WASHINGTON (Reuters) - Federal Reserve Chairman Ben Bernanke argued on Thursday the Fed must retain its regulatory powers, telling lawmakers that supervising banks helps it set monetary policy and will help guide its pullback of extraordinary support for the battered economy.
“The Federal Reserve’s participation in the oversight of the banking system significantly improves its ability to carry out its central banking functions,” the Fed wrote in a report that Bernanke submitted to the top lawmakers on the Senate Banking Committee.
Congress is debating far-reaching overhaul of financial oversight after a devastating global crisis. Most observers agree that lax supervision of financial activities played a supporting role in bringing on the meltdown.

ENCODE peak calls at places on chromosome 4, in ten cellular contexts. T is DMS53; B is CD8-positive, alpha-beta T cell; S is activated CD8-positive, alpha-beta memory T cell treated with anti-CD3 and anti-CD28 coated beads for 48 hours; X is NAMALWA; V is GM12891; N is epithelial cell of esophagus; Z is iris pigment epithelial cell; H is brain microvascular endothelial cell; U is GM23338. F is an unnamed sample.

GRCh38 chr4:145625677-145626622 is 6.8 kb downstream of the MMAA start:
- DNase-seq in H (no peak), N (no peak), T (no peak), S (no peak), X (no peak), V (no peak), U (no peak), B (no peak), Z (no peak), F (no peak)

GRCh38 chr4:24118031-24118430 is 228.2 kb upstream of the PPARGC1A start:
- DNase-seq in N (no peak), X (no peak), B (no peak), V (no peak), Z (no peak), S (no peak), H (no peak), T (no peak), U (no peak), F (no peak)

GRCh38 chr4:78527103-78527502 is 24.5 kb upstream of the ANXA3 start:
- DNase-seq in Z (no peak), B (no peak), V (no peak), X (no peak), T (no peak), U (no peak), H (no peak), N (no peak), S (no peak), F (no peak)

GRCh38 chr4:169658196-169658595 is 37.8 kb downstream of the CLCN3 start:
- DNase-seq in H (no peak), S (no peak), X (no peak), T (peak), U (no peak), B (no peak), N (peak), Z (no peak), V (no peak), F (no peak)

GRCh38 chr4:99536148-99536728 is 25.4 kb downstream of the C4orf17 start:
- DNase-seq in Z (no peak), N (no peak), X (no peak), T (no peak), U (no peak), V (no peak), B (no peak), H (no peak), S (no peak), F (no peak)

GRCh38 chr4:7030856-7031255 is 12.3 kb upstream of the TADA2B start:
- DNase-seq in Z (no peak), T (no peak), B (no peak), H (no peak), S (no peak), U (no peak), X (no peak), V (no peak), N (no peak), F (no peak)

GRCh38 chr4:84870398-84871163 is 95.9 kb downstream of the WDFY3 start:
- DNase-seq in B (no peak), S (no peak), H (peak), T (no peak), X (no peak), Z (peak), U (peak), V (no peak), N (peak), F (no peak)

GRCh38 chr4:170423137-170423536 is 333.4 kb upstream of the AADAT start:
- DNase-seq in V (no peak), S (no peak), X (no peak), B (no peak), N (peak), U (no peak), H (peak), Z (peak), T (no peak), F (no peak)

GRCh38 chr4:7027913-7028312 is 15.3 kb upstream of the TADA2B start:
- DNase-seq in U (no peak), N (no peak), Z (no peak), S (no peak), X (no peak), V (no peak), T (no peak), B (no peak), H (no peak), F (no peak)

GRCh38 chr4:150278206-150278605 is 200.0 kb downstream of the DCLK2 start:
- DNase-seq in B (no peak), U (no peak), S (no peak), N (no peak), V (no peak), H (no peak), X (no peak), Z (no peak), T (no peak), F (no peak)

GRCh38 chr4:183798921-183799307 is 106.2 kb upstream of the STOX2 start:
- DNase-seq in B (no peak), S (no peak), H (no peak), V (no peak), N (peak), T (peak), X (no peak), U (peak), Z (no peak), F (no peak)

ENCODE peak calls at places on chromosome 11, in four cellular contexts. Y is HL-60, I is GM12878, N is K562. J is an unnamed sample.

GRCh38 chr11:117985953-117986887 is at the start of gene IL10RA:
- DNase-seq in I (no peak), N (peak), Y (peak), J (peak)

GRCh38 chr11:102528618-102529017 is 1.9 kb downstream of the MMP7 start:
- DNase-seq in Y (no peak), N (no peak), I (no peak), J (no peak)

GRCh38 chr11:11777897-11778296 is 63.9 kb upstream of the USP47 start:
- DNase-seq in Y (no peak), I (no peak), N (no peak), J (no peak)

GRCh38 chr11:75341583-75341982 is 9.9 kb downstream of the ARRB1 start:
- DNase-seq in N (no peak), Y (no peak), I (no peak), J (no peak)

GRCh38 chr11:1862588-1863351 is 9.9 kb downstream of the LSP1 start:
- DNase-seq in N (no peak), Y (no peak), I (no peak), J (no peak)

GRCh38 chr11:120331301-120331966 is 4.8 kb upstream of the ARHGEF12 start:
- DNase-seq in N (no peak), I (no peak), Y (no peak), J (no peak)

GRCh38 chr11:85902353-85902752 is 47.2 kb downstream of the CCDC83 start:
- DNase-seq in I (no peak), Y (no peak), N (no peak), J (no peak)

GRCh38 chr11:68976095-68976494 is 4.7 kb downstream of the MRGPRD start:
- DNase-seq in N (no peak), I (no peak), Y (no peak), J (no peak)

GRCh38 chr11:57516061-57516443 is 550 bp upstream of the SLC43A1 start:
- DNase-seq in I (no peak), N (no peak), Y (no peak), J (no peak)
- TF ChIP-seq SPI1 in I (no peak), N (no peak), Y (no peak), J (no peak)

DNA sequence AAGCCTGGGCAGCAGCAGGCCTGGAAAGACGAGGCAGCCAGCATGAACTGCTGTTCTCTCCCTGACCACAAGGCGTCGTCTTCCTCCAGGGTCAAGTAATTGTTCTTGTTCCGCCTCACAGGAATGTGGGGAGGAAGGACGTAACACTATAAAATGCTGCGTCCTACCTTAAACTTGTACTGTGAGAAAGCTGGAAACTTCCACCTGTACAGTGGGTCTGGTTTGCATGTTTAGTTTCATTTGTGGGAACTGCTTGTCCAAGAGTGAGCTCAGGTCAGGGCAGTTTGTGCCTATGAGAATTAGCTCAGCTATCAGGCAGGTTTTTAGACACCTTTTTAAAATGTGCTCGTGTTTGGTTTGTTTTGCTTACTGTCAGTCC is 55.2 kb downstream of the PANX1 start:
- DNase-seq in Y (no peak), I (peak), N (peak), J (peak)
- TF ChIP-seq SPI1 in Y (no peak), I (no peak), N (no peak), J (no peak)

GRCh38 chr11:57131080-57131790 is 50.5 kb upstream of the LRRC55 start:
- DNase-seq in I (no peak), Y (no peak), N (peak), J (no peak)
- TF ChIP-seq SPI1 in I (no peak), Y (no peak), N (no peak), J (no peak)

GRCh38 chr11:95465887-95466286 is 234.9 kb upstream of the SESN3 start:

The Senate Banking Committee is considering stripping the Fed of its regulatory powers, arguing it should concentrate on its functions on calibrating borrowing costs to ensure stable growth and price stability.
In a report to Banking Committee Chairman Christopher Dodd and the panel’s top Republican, Richard Shelby, Bernanke said the Fed’s supervisory functions will help policymakers determine when and how to withdraw the unprecedented support it put in place to protect the financial system and pull it out of a deep recession.
“Information from the supervisory process will help policymakers to assess overall credit conditions and the stability of the financial sector, and so to time appropriately the shift to reduced policy accommodation,” he said.
Bernanke acknowledged “significant shortcomings” by regulators, including by the Fed, in the period before the financial collapse. He said the Fed is trying to plug gaps and broaden its supervision to take into account risks across the financial system.
The Fed should not be the only agency responsible for the soundness of the broad system, but should play a central role in policing it, Bernanke said.
“The Federal Reserve is well suited to contribute significantly to an overall scheme of systemic regulation,” he said.
Reporting by Mark Felsenthal; editing by James Dalgleish and Jeffrey Benkoe